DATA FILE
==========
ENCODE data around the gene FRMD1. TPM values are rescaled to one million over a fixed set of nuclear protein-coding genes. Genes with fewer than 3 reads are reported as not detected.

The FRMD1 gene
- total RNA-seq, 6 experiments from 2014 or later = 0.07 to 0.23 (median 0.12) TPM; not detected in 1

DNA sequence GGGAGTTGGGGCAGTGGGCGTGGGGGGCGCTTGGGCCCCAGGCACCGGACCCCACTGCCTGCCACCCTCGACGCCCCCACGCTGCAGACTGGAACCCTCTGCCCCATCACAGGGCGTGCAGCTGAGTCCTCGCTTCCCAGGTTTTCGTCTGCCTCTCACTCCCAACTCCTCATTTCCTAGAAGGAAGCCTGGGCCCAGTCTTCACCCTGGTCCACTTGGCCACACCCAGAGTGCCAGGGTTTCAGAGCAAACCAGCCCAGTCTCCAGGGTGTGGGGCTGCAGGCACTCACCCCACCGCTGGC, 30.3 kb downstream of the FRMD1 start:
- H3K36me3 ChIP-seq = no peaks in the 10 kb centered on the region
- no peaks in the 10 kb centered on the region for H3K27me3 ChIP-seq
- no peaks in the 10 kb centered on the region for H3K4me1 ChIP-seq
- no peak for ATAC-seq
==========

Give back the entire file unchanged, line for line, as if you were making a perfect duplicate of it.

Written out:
ENCODE data around the gene FRMD1. TPM values are rescaled to one million over a fixed set of nuclear protein-coding genes. Genes with fewer than 3 reads are reported as not detected.

The FRMD1 gene
- total RNA-seq, 6 experiments from 2014 or later = 0.07 to 0.23 (median 0.12) TPM; not detected in 1

DNA sequence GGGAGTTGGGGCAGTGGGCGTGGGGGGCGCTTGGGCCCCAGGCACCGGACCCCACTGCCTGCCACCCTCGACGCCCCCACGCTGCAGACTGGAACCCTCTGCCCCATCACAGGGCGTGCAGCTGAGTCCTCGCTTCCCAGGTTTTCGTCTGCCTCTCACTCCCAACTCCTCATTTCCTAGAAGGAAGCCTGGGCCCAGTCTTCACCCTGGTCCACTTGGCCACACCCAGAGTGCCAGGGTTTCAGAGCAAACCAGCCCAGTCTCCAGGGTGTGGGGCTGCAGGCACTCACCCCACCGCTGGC, 30.3 kb downstream of the FRMD1 start:
- H3K36me3 ChIP-seq = no peaks in the 10 kb centered on the region
- no peaks in the 10 kb centered on the region for H3K27me3 ChIP-seq
- no peaks in the 10 kb centered on the region for H3K4me1 ChIP-seq
- no peak for ATAC-seq